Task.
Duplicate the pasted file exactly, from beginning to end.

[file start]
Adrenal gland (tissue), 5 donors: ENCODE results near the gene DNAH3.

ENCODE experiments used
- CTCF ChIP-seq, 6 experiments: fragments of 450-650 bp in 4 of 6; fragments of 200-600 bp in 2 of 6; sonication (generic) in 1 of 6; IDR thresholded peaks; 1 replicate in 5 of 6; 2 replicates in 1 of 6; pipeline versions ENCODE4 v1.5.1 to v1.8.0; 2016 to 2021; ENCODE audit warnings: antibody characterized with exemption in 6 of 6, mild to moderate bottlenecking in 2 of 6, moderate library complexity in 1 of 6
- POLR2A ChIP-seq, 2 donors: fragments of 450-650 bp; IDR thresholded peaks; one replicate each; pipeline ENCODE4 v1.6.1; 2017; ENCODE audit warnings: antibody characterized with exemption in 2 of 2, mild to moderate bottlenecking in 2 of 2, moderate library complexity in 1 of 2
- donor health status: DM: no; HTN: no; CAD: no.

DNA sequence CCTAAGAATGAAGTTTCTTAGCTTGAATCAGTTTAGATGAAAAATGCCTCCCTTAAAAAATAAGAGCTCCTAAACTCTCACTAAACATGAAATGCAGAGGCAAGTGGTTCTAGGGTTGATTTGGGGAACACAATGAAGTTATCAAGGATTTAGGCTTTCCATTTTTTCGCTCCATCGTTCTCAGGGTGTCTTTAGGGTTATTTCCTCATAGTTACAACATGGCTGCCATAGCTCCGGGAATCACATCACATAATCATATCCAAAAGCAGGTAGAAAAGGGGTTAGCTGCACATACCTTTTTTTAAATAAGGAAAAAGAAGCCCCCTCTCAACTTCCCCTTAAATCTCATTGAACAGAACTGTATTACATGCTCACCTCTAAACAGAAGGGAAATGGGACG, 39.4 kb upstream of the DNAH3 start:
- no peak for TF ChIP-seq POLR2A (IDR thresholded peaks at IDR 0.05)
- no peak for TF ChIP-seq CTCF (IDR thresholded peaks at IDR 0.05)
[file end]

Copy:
Adrenal gland (tissue), 5 donors: ENCODE results near the gene DNAH3.

ENCODE experiments used
- CTCF ChIP-seq, 6 experiments: fragments of 450-650 bp in 4 of 6; fragments of 200-600 bp in 2 of 6; sonication (generic) in 1 of 6; IDR thresholded peaks; 1 replicate in 5 of 6; 2 replicates in 1 of 6; pipeline versions ENCODE4 v1.5.1 to v1.8.0; 2016 to 2021; ENCODE audit warnings: antibody characterized with exemption in 6 of 6, mild to moderate bottlenecking in 2 of 6, moderate library complexity in 1 of 6
- POLR2A ChIP-seq, 2 donors: fragments of 450-650 bp; IDR thresholded peaks; one replicate each; pipeline ENCODE4 v1.6.1; 2017; ENCODE audit warnings: antibody characterized with exemption in 2 of 2, mild to moderate bottlenecking in 2 of 2, moderate library complexity in 1 of 2
- donor health status: DM: no; HTN: no; CAD: no.

DNA sequence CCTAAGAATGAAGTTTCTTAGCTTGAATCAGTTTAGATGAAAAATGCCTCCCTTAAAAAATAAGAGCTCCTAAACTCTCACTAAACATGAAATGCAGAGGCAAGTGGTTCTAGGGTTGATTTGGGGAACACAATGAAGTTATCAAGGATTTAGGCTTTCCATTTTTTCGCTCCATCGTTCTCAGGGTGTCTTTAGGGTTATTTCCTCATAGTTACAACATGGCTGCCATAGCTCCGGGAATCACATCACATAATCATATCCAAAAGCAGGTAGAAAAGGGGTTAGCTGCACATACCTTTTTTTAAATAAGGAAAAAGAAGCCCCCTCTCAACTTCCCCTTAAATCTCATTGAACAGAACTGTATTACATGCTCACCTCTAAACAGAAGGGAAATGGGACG, 39.4 kb upstream of the DNAH3 start:
- no peak for TF ChIP-seq POLR2A (IDR thresholded peaks at IDR 0.05)
- no peak for TF ChIP-seq CTCF (IDR thresholded peaks at IDR 0.05)